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Peter Wehner



This year marked the 150th anniversary of what David Von Drehle calls the most perilous year in our country’s history. As 1862 dawned, Von Drehle writes in his marvelous book Rise to Greatness: Abraham Lincoln and America’s Most Perilous Year, America was at death’s door. The federal government appeared overwhelmed. The Treasury Department was broke. The War Department was a corrupt shambles. The Union’s top general, George McClellan, was gravely ill. And Lincoln was viewed as weak and overmatched by events. “It is in the highest Degree likely that the North will not be able to subdue the South,” the British prime minister, Lord Palmerston, counseled his Foreign Office.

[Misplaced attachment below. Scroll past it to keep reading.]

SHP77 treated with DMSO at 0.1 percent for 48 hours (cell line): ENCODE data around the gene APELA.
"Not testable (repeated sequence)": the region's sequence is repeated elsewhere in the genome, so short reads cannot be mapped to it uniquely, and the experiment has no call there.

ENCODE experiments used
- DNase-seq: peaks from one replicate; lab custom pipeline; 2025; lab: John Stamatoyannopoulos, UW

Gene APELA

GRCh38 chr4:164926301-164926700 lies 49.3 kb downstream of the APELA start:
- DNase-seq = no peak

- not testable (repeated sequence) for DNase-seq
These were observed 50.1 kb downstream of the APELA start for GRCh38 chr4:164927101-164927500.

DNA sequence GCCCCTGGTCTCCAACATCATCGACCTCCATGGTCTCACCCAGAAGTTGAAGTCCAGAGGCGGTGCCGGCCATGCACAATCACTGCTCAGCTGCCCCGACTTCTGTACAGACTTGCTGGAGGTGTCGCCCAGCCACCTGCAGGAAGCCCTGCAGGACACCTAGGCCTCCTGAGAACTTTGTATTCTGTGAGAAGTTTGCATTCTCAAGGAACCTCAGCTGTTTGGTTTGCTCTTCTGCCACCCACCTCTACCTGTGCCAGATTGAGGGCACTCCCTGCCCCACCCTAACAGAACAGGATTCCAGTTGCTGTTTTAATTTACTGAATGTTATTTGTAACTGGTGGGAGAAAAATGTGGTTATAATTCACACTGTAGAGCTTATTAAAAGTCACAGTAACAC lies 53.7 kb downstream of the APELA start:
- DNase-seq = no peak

By the end of the year, the tide had turned. The South had been dealt major battlefield losses. The Union had developed a military strategy that would eventually prevail. “The twelve tumultuous months of 1862 were the hinge of American history,” according to Von Drehle, “the decisive moment at which the unsustainable compromises of the founding generations were ripped up in favor of a blueprint for a much stronger nation.” And it was the year in which Lincoln rose to greatness.


Rise to Greatness takes us through 1862 month by month. It’s a marvelous and gripping story, compellingly and beautifully written. And this is how the book concludes:



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